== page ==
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This wooden door frame (see photo below) was painted high-gloss white a month or two ago. Using cheap paint and a cheap paint brush. The surface was superficially sanded (previously painted a number of times before), but cleaned quite well.

If I remember correctly, the ambient temperature would have been around 11-15C/50-60F.

Unless you pay attention it's not super obvious, but when you look you can see this effect, and you can very definitely feel the ridges when you go over them with your finger nails. I took the picture while shining a harsh LED light on it to make it more visible.

What could be the reason for this paint effect? I can think of paint quality, brush quality or not enough prep, incorrect application (although I don't regularly pain, I have painted quite a bit, and never seen the before). Or something else. Or perhaps it's impossible to tell from just a picture.

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Could this be buffed out with a very high grit sandpaper or abrasive gel? Without losing the gloss.

  • Chep+Cheap+Cold+you did it. Does anyone ELSE notice it? If not, stop looking at it - One side effect of doing things is that you can only see the flaws, and most are flaws that only you can see, at least until you drag people around pointing them out in detail... – Ecnerwal Apr 28 at 14:35
  • @Ecnerwal, no it's not obvious, and I'm not too bothered by it, but it's besides the point of the question. I'm simply about understand how different factors can influence the end result. But otherwise you make a valid point. Funny, I had actually not considered 15C to be cold, here in my country that's like the average temperature. – svenema May 6 at 8:06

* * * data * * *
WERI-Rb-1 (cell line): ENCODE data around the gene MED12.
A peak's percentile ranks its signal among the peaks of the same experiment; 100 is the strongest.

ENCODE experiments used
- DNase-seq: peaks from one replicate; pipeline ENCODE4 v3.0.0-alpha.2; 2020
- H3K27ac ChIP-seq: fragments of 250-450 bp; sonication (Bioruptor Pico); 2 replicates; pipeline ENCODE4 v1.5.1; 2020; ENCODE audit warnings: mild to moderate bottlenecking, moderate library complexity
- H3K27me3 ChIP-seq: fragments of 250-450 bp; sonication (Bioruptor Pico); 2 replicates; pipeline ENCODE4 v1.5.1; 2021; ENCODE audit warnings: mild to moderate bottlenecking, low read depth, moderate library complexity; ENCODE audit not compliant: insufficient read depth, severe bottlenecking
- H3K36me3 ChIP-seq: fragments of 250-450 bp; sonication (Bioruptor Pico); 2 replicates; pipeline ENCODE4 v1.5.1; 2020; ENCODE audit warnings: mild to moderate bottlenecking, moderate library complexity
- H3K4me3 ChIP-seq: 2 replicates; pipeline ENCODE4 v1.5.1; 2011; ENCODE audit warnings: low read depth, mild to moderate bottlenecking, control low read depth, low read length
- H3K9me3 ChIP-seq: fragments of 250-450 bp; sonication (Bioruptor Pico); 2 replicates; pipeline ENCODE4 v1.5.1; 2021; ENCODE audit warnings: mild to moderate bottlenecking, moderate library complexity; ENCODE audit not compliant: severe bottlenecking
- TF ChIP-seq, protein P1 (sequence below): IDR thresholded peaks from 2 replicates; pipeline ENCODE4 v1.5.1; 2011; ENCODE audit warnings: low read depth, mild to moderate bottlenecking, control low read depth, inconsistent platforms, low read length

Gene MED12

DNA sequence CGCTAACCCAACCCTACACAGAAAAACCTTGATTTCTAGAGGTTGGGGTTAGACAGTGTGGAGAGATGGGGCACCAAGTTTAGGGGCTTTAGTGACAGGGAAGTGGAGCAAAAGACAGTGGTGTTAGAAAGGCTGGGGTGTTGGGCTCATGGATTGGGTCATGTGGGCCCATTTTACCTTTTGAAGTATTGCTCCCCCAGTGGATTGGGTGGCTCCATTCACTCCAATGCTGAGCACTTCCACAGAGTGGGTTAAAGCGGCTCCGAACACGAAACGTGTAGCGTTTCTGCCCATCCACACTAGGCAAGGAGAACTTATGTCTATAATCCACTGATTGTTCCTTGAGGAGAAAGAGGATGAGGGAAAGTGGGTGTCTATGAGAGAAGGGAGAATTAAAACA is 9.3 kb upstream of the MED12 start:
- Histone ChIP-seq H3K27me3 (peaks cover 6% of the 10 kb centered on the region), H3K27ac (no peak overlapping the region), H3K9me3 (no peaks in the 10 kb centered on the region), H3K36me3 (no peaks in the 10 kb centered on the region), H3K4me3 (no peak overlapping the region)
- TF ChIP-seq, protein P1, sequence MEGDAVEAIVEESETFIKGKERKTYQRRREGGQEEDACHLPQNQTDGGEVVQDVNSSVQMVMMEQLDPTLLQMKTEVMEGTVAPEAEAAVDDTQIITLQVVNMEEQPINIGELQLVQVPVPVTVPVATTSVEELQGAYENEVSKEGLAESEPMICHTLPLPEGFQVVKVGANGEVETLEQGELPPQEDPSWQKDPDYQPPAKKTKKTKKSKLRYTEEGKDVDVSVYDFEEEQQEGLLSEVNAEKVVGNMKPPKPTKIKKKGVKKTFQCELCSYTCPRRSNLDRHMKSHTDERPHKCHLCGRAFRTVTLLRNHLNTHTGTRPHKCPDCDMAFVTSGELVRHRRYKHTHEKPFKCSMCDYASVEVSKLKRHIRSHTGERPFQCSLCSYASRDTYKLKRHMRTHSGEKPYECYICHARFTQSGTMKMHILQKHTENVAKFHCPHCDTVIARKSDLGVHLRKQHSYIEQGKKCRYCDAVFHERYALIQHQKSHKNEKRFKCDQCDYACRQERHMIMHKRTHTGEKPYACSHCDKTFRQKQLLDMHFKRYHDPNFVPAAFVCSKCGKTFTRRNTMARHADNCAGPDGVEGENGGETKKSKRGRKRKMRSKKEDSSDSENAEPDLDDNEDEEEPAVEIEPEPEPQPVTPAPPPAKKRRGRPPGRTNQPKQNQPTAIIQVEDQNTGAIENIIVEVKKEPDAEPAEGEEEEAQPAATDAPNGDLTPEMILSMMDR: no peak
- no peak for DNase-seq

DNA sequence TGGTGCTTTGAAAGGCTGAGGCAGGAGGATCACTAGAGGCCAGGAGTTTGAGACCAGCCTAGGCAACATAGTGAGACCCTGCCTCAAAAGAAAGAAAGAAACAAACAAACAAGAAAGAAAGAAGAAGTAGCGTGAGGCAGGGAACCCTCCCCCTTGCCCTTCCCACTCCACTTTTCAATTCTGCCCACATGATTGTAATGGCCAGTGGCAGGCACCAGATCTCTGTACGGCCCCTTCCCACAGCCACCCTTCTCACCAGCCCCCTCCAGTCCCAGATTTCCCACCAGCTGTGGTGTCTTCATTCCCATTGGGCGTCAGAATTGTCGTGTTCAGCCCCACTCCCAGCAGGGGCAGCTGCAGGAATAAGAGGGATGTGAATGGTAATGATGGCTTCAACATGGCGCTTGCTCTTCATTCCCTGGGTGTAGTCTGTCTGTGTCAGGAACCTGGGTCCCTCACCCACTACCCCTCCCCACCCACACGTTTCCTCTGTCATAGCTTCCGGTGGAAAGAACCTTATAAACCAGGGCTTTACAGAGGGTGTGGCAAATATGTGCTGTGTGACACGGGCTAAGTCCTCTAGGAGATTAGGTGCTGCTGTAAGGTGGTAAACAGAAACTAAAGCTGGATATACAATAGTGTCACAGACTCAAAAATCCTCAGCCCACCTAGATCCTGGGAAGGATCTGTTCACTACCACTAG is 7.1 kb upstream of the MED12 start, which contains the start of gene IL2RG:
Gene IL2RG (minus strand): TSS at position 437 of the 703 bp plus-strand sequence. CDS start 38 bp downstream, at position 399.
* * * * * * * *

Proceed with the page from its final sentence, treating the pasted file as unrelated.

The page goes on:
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That you have never seen brush lines before you have been very lucky. All of your ideas can affect how the paint goes on, cheap brushes, cheap paint are big ones but, the main reason I see for excessive lines is over working the paint so it won’t flow. when I do cabinets I don’t even try a brush but spray the paint and have used additives like floetrol a paint additive when I want glass smooth finishes. Sanding with a really light sandpaper will take the shine off, if I am putting a second coat on doors to get that perfect finish I will use 600 or finer paper wet to buff the door prior to the second coat if it is needed. I normally do this with clear varnish several times to get a real depth to the work, but not often on paints. You could sand the high ridges and reapply but make sure to over work the paint I see people put paint down spread it out then come back in a minute or 2 and run the brush over it again, this is when the brush marks stay or because of what I was taught is over working the paint.

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  • Good tips, i've been using them. I've improved on a few factors, but I'm at this point mostly skeptical about the paint itself, still have half a can and not that much to paint, so it will be a while before I can try changing that factor. Learning a lot in the process. Thanks for the input!! – svenema May 6 at 8:09

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